Your world, on shuffle
|By Lawrence Cosentino|
MSU composer blends Cuban, symphonic soundsGet down. Listen up. Get down. How’s that for a history of Western music in six words? It’s also a neat preview of Michigan State University composer Ricardo Lorenz’ massive Latinsymphonic collision piece “Rumba Sinfonica.”
For years, two men dreamed of a taboo liaison between full symphony orchestra and Latin dance machine: Lorenz and Jorge Gomez, founder of Grammy-winning Latin combo Tiempo Libre.
“This is my generation,” Lorenz said. “We can cross these borders, because they’re artificial. There’s no reason why these two mediums can’t make love.”
Lorenz’ proud partner in musical miscegenation, Gomez, knows all about straddling two worlds. Gomez and his Tiempo Libre bandmates learned classical music at the top Havana conservatories, then hit the streets and partied to hot-blooded dance music that was discouraged by Communist authorities. He’s deeply committed to the philosophy and experience embodied in “Rumba Sinfonica.” “I grew up with both worlds, and I had to put them together,” Gomez said. “It’s my life, and now it’s your life, too.”
Gomez put Tiempo Libre together in 2001, after imigrating to the United States. Born in Venezuela, Lorenz grew up in a similar swirl of Latin sounds. He came to the United States in 1982 and has since become a consummate composer.
Both men often wondered how to bring their musical halves together, but “Rumba Sinfonica” sprouted for real in the late ‘90s, when the Chicago Symphony tapped Lorenz to run an ambitious outreach program to the Latin community.
Later, while teaching at Indiana University, Lorenz saw Gomez give a workshop on Latin music to classical violinists.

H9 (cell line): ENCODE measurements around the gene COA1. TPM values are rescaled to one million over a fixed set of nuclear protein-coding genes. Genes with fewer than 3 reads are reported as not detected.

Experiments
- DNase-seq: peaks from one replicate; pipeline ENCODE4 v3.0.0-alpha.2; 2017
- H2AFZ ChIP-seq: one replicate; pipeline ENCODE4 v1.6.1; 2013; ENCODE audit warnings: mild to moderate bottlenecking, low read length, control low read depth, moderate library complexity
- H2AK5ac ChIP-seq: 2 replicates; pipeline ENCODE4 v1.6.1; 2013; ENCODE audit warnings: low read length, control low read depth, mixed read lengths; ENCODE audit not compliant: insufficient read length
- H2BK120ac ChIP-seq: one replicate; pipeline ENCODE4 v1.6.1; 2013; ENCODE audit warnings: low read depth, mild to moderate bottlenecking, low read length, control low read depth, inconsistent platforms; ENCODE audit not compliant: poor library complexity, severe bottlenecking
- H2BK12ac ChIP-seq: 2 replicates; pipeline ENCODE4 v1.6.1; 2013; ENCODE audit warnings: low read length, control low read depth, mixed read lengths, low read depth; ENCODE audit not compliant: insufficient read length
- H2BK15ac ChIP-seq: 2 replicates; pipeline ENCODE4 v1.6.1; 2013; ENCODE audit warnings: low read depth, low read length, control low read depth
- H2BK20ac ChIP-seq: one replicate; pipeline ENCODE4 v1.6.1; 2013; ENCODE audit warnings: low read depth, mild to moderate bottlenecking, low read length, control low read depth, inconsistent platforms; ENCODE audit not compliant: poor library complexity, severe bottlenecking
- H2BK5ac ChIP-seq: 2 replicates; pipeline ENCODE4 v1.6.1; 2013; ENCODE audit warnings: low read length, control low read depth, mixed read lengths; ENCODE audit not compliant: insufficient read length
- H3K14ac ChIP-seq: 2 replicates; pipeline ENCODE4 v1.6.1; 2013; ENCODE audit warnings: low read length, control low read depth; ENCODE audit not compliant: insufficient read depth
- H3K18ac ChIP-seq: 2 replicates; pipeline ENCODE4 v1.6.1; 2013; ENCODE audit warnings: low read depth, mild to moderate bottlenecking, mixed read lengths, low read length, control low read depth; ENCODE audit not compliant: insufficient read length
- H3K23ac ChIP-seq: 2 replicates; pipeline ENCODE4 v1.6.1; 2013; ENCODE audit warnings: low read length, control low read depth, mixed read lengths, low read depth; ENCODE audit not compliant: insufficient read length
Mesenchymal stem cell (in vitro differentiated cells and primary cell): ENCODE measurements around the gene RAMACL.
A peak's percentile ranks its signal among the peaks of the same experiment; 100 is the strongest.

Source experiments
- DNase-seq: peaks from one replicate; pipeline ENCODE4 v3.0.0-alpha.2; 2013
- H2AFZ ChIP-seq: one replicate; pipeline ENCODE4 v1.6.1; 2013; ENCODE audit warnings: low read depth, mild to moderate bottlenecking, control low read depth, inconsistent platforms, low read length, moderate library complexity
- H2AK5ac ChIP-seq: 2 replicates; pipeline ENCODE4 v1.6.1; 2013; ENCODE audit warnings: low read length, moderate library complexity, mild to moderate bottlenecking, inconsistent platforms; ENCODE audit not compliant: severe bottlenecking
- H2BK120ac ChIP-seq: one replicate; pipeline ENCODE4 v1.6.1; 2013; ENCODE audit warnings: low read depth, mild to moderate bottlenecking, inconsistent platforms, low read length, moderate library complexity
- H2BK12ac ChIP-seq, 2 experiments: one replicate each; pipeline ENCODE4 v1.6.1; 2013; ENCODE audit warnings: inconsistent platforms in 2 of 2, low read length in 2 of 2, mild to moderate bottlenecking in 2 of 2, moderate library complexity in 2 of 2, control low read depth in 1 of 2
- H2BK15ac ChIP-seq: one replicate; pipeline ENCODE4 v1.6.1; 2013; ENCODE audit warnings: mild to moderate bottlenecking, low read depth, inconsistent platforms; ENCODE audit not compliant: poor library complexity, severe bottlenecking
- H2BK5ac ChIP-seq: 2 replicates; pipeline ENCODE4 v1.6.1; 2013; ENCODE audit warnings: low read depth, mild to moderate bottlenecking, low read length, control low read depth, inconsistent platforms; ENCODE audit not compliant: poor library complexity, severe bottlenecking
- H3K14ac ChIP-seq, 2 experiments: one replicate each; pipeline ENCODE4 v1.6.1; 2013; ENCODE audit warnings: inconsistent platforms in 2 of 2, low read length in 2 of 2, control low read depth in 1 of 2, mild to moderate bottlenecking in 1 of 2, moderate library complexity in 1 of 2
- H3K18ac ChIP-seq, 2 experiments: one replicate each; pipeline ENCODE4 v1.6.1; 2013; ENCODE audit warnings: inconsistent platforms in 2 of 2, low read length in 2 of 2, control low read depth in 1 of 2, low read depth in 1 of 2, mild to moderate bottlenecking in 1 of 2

They found themselves in perfect agreement on how the piece should sound. “It’s not a fusion,” Lorenz said. “The orchestra behaves like an orchestra, and the Latin group doesn’t pretend to be a chamber ensemble.”
When Gomez kicks Tiempo Libre into the mix, dancing on stage, the agenda becomes as clear as the clarion clack of the clave. (“Rumba Sinfonica” literally means “symphonic party.”)
What follows is a sort of salsa slam, as the dance combo runs a defiant rumba tune through a series of Cuban traditional forms, including cha-cha-cha. Tension builds as the symphony reacts, groping for a way to join the party. Can this relationship work? Finally, the elephantine orchestra swoops the Latin band up like a tango partner with a supporting blast of brass. The suppressed love pops like a spaghetti strap. “That’s a great moment,” Gomez agreed. “That’s when the people dance.”
After intermission, Tiempo Libre will return to play timba, its own mélange of Latin music. Timba is a dense, intense dance music that’s often called Cuba’s counterpart to salsa, but it’s more than that. It crams in
more logical fit than it may seem.
“Cuban music is based on
Lorenz encourages his students to put their iPods in ‘shuffle’ mode and